Adams Flymph Evolution

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tie2fish
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Adams Flymph Evolution

Post by tie2fish » Fri Mar 02, 2018 9:42 am

During the initial Flymphforum Rendezvous in Roscoe in 2012, I first tied a pattern that I called an Adams Flymph. The idea was to use a combination of of Coachman Brown and Grizzly hen hackles together, along with grey fur dubbing, to emulate the effect created by the famous Adams dry fly. I was relatively new to flymph tying at that time, as is evident in a photo of those early efforts:

Image

Now, more than 5 years later and after lots of much appreciated coaching from Lance Hidy, the differences in how I tie flymphs can best be appreciated by an up-to-date photo:

Image
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Ron Eagle Elk
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Re: Adams Flymph Evolution

Post by Ron Eagle Elk » Fri Mar 02, 2018 12:29 pm

Both are very nice. I think the original looks good, but the second version probably fishes better.
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Re: Adams Flymph Evolution

Post by hankaye » Fri Mar 02, 2018 4:07 pm

Mr. Bill & REE, Howdy;

Mr. Bill, not that I'm any thing close to any kind of expert anything, but ...

1. I likes'em both, if either would have an edge IMO it would be your original.

2. Think it can only be decided by fishing them both at same time to see
which is favored over the other.

Ron, not disagreein' with ya, just to me, the orig. appears to be more likely to
produce a lip lock ... just looks more buggy and edible.

hank
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Re: Adams Flymph Evolution

Post by Theroe » Fri Mar 02, 2018 4:30 pm

Bill - thats a great pattern you have there.....i really like the second version, AND that brownish cream hackle......deadly!
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Re: Adams Flymph Evolution

Post by Theroe » Fri Mar 02, 2018 4:31 pm

.........nice old HOOKS, too!!
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Re: Adams Flymph Evolution

Post by gingerdun » Fri Mar 02, 2018 5:14 pm

Interesting comparison, both beautiful. But, yes, the second one is right in the Pete Hidy strike zone with its double-taper cigar shape, and heavy hackle. The hackle looks softer than the 2012 model. Thanks, Bill.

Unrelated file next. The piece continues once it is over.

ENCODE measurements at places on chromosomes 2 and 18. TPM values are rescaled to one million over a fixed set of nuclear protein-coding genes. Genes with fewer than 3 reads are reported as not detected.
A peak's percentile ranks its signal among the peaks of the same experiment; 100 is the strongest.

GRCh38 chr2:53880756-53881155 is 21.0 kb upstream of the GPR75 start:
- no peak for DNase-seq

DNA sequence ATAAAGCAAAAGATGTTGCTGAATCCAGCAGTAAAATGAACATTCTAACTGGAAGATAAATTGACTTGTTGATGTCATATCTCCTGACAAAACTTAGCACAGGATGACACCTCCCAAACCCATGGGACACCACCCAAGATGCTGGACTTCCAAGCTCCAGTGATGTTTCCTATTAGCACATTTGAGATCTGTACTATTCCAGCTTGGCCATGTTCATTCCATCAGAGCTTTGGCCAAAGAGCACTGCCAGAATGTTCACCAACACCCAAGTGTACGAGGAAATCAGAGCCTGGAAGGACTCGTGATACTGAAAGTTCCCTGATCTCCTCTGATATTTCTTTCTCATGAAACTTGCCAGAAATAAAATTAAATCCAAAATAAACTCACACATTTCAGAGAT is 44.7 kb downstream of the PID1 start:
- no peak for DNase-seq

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Re: Adams Flymph Evolution

Post by daringduffer » Fri Mar 02, 2018 5:25 pm

As with spiders, sparser isn't always better for fishing. I think. As flymph, the second one might come closer. The first one is a bit rich in tail and hackle but oh so buggy. One as a point fly, the other as a dropper, then change their position. Might make you wiser but who knows?
I like both.

dd
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Re: Adams Flymph Evolution

Post by letumgo » Sat Mar 03, 2018 10:11 am

I like both versions.

Stefan - Fishing both flies is a great idea, to see what the trout prefer. I intend to give these a try, just as you suggest. Either pattern is bound to be successful (win-win).
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Re: Adams Flymph Evolution

Post by redietz » Sat Mar 03, 2018 1:39 pm

letumgo wrote:I like both versions.

Stefan - Fishing both flies is a great idea, to see what the trout prefer. I intend to give these a try, just as you suggest. Either pattern is bound to be successful (win-win).
I agree, but be sure to swap positions from time to time. Sometimes the trout just prefer the point fly, regardless of what it is.
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Re: Adams Flymph Evolution

Post by fly_fischa » Sun Mar 04, 2018 12:00 am

They’re both beautiful ties Bill, the second one is one I would associate more with the ties of yours that I’ve come to know and love. The first one looks very buggy tho and I can’t help but think it might be a better fly in certain situations. The shaggy dubbing would trap more air bubbles and the hackle although full just looks great!
I don’t want to hi jack this thread but one observation I recently made fishing sparse flymphs and spiders (I should point out that although I tie them my fishing experience with them is minimal) in some small streams was how quickly the sparse flymphs sink (the second fly also looks like a perfect candidate for this), even with long tails, dubbing noodles with the pearsalls showing through and hackle wound through the thorax. I was hoping they’d fish high in the water column like emerging insects they’re supposed to represent, not so. I couldn’t help but go back to what I’m comfortable with after a day of trying these flies. I caught lots of fish but it wasn’t a very visual way of fishing that I prefer, out came my emergers and dries :oops:
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